I'm in trial this week. It isn't nearly as glamorous as books and movies make it out. There are no late night runs to follow a lead and find the witness that saves the day (because the court requires witnesses to be disclosed well in advance of trial and the trial schedule doesn't permit field trips). There isn't a smoking gun document that materializes at the ninth hour (again - the court requires exhibits to be disclosed well in advance of trial - a trial is more like a game of chess than poker). And there certainly isn't the Perry Mason moment where the witness collapses into a blob of gelatin and admits everything (I'm not saying witnesses lie, but I am saying there may be a few with a loose association with the truth). Being in a generally surly mood, this experience has me focusing on my literary pet peeves about the legal system:
1. Counselor. I am going to say this once and for all. Lawyers do not call each other counselor. Judges don't call us counselor. I don't care what you hear Jack McCoy say on Law and Order, cut this word from your courtroom drama. Everyone is referred to as Mr., Miss, Ms. or Mrs. So and So. This is at the top of my list of things that will send a book flying toward the wall. Be warned.
2. The "Put Yourself in My Client's Shoes" Closing Argument. I know you've seen the movie A Time To Kill. That closing argument can be summed up in one word - Mistrial. Or, if you are more verbose, we can can sum it up in two words - Reversible Error. A lawyer is prohibited from asking a jury to put itself in the position of his or her client. Can't do it. If you write a closing argument with that in there, you will have an army of lawyers coming after you. Considering that in most cities you can't swing a dead cat without five lawyers running up to you and threatening to sue for the dangerous condition you and your dearly departed feline are creating, avoid this error at all costs because a large portion of your audience will turn purple and start screaming.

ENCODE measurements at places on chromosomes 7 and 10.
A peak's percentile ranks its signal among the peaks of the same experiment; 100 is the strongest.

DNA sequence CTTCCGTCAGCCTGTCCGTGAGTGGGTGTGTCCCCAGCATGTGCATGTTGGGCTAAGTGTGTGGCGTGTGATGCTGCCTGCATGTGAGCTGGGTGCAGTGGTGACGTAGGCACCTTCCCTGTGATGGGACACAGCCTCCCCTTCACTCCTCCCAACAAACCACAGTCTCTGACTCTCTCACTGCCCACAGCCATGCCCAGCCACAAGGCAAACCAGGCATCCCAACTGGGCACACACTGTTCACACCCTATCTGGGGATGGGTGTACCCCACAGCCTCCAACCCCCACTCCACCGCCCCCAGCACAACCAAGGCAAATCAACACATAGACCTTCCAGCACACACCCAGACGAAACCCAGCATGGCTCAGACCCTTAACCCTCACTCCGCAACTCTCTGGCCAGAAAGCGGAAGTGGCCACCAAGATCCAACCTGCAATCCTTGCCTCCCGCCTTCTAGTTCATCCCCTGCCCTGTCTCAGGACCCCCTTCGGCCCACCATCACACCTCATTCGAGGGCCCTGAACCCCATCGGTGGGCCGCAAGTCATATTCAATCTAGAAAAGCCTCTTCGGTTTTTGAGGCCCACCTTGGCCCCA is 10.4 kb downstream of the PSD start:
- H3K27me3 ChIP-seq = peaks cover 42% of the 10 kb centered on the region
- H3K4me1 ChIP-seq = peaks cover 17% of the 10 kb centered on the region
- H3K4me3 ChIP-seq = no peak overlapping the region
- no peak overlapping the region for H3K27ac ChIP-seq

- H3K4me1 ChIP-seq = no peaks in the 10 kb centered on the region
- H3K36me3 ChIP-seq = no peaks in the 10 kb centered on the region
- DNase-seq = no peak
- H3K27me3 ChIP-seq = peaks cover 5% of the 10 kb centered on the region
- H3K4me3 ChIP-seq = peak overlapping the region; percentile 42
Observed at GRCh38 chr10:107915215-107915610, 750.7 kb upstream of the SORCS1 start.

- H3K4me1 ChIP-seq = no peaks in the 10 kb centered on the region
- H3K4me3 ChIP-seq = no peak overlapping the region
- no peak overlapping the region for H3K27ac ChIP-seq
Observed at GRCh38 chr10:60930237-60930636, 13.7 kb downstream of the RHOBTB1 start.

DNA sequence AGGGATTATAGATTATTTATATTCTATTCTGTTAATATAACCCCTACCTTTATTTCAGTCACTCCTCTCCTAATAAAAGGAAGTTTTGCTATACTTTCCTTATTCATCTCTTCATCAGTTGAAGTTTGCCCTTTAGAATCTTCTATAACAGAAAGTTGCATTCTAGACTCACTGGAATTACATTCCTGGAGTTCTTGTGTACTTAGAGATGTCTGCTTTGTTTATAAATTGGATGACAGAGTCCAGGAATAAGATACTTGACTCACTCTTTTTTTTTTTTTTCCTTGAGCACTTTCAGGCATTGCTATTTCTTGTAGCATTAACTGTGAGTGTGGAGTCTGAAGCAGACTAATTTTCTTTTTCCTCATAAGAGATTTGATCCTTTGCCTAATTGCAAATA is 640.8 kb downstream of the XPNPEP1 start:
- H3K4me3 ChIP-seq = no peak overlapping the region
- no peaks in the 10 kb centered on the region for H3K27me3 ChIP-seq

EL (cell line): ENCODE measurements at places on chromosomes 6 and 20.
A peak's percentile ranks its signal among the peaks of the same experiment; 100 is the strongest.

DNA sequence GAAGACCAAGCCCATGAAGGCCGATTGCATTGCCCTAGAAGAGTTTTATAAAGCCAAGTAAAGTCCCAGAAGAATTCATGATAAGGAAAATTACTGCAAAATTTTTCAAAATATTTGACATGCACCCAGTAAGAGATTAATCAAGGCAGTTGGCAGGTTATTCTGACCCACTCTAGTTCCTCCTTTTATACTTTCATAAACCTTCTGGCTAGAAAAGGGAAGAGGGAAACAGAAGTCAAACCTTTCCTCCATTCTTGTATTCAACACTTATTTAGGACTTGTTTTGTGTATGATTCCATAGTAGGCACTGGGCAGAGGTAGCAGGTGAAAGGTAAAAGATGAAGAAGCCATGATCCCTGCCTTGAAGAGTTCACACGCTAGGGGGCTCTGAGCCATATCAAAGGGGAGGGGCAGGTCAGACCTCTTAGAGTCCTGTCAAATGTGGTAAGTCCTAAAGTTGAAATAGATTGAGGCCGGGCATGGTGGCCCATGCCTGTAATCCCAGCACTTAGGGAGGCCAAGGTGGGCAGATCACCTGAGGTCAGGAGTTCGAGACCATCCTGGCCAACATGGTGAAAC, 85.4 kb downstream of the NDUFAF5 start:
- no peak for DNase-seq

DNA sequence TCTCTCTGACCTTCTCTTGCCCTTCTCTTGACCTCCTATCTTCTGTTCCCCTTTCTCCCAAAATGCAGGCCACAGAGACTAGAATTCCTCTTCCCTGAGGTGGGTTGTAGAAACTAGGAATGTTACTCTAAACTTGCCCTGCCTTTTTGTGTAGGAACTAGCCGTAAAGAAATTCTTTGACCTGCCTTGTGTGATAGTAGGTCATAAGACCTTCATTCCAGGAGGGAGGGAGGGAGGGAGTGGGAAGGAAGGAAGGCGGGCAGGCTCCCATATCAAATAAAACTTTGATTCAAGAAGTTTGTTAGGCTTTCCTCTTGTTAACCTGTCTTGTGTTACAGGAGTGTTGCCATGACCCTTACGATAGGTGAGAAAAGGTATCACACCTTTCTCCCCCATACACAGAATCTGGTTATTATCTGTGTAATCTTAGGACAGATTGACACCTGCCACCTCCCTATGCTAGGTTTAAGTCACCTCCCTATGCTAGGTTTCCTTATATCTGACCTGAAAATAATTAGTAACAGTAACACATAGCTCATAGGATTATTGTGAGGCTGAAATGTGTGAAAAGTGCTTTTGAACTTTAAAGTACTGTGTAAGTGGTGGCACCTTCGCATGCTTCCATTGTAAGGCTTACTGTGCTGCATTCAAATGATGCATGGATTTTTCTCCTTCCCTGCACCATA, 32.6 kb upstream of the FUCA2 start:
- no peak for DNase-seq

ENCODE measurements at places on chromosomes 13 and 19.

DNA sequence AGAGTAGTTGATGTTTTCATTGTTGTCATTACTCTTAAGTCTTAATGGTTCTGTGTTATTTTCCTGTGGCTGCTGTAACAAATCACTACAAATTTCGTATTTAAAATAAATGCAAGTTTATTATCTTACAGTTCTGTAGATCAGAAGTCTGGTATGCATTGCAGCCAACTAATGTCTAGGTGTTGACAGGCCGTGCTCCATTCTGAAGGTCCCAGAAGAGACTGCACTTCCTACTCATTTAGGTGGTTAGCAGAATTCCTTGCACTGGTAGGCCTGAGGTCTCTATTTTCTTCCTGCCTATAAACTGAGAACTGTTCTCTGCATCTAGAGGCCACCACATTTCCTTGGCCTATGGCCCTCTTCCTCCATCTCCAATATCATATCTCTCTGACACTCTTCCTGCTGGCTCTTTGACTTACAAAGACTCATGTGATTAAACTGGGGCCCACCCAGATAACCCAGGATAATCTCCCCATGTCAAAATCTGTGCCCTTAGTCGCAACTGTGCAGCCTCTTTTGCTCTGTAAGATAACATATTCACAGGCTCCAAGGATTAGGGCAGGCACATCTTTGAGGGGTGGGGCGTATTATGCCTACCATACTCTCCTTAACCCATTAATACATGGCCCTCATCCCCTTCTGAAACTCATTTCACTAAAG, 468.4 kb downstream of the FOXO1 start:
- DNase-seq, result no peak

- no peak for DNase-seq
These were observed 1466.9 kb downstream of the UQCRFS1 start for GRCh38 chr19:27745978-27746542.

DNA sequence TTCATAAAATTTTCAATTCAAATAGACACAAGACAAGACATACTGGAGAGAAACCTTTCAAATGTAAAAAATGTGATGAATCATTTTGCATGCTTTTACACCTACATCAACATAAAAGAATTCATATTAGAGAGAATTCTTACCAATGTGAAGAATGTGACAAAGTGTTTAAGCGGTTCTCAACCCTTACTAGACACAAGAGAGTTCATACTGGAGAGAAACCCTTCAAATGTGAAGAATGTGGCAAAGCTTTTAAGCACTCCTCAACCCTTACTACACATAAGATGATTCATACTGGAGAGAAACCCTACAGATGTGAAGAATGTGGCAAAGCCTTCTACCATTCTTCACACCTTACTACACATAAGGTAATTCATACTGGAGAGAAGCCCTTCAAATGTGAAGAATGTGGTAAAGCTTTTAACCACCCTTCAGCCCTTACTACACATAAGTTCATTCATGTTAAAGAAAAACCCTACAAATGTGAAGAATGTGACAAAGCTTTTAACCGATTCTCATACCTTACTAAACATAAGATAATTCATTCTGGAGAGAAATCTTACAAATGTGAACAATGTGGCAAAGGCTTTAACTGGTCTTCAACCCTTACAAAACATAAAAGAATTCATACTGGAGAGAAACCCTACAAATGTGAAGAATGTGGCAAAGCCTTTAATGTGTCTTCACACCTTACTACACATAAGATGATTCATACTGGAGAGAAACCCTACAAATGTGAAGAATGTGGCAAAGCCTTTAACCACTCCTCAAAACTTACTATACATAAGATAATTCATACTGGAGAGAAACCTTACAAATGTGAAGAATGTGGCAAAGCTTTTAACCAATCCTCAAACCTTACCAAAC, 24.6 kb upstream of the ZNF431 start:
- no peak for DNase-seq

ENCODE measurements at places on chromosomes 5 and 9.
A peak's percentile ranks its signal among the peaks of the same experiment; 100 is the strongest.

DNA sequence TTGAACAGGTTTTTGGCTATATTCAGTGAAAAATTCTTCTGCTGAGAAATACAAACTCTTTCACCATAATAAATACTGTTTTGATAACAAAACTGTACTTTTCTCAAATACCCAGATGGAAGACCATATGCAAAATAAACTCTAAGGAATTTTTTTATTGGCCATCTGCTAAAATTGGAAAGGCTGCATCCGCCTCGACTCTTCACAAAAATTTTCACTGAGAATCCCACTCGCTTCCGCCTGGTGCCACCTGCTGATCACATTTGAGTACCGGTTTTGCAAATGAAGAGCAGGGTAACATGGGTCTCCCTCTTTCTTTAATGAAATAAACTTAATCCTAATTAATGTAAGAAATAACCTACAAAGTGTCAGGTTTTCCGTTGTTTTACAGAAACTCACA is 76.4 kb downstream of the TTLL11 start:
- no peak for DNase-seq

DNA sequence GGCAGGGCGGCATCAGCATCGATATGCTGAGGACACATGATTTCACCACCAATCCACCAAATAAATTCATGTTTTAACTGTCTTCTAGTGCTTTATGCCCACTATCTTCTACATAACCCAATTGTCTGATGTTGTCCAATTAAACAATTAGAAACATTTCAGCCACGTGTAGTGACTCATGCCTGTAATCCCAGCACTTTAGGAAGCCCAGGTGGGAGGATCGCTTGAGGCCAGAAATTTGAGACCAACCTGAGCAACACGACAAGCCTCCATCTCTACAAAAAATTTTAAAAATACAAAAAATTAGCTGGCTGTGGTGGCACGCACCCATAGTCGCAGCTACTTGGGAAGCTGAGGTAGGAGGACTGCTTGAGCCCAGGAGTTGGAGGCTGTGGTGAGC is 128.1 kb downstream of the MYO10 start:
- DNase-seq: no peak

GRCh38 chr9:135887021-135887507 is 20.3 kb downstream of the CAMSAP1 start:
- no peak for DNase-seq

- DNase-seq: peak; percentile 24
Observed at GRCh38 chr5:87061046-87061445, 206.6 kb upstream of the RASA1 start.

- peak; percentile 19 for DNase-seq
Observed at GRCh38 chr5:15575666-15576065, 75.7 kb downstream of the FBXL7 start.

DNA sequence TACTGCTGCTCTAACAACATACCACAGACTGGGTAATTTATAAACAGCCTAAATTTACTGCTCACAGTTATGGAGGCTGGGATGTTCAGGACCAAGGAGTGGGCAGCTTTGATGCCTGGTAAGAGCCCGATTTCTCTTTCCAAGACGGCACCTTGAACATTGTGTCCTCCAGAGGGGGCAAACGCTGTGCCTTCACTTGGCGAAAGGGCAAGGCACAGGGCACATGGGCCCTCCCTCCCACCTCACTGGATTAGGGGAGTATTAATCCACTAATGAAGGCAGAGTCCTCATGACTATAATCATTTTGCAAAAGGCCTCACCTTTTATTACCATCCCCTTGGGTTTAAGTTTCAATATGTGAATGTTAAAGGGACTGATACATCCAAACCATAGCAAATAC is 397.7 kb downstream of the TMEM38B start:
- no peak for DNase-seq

3. The "Rocket Docket." Let me make this clear. The wheels of justice move slowly. Painfully so. The case that has led to my trial was filed in early 2008. It is now late 2010. If your story deals with a civil case, this timing isn't unusual. A lawyer with whom I am good friends has a simple employment termination case that has been in court for over fourteen years. People don't walk into a lawyer's office with a claim and wind up in trial a few weeks or months later. Remember, court clog exists and plagues many dockets. Criminal cases tend to move a more quickly than civil cases due to the Constitutional promise of a fair and speedy trial, but do your research. The more serious the crime, chances are, the time it will take to go to trial will be longer. If you want your legal drama to be realistic, don't have a case going to trial within a month of a client walking in the door.
I will get off my soap box now and return to writing my closing argument which should have people weeping (considering my case focuses on the titillating topic of overtime payments, I am expecting stock in tissues to sky rocket). As a self-absorbed attorney whose favorite subject is herself, I love reading stories that deal with the legal system. It makes me feel more important. A great character or story will excuse a few boo-boos, but if you plan on writing a courtroom drama, go watch a trial or two. You can call your local court and find out the trial schedule. Show up with a notepad in hand. While the lawyers may seem like the best sources of information, you will get the best scoop from talking to the deputies, marshals, court reporters, and clerks. They will have the best tidbits that will make your book shine. Just today, one of the marshals told me about a juror coming back to the courthouse because he left his pants. Now, that's a story!